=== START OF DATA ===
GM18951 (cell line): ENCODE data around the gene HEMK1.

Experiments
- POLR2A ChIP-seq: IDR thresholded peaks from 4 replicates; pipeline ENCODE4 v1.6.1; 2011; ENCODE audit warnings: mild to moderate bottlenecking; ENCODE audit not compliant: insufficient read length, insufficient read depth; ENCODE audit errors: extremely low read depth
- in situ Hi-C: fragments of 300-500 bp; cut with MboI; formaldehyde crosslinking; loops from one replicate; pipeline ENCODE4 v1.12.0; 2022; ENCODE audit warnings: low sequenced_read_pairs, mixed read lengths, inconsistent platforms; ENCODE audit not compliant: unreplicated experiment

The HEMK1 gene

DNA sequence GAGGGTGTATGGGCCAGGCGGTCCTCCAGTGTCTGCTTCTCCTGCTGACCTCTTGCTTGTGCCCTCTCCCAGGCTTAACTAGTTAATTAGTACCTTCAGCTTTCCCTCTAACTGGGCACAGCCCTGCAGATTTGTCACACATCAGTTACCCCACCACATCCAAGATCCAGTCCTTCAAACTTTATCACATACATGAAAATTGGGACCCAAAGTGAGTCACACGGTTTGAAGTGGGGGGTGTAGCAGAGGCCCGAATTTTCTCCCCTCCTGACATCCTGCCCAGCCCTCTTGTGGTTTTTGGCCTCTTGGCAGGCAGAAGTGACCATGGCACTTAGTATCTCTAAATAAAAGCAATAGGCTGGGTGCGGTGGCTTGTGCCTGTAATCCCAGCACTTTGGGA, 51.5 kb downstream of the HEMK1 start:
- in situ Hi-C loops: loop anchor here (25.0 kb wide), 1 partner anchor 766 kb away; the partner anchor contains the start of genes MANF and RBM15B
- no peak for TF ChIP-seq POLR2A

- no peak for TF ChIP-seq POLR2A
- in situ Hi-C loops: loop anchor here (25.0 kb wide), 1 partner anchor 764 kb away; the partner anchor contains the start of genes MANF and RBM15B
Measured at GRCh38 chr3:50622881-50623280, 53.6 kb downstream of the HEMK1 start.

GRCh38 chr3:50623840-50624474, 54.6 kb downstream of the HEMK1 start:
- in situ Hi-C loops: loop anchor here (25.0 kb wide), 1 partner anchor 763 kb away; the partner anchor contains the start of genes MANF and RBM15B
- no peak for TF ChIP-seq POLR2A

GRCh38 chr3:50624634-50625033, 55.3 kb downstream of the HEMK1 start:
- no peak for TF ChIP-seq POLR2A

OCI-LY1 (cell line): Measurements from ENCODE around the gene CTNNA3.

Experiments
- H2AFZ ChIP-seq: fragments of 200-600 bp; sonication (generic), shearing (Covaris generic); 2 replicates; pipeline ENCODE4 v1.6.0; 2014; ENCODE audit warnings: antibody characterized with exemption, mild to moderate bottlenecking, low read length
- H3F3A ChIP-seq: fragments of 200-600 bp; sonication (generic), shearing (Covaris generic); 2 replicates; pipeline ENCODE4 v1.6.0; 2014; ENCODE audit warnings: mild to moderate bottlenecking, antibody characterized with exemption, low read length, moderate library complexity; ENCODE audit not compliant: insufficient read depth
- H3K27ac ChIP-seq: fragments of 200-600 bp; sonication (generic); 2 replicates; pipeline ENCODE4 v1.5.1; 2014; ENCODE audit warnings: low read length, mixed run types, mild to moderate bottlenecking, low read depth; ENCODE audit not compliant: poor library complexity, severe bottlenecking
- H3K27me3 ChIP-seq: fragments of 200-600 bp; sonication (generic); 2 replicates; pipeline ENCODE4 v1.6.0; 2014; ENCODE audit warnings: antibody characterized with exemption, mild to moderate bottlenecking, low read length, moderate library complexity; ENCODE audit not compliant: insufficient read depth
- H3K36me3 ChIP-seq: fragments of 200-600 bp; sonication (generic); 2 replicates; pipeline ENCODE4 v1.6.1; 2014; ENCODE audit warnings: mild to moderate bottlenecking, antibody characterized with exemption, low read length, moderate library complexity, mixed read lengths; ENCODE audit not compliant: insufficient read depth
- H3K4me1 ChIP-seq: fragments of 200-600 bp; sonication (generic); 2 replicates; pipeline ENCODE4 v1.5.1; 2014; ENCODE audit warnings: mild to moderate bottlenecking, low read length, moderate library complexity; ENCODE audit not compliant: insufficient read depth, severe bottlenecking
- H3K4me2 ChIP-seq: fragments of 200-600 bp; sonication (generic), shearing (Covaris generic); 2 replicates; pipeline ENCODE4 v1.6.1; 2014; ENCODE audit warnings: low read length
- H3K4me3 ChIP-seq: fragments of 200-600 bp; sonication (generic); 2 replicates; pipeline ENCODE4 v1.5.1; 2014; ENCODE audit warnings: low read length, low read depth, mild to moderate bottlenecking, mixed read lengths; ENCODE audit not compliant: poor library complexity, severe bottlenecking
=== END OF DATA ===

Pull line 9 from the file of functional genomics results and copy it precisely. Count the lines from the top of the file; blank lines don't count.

- no peak for TF ChIP-seq POLR2A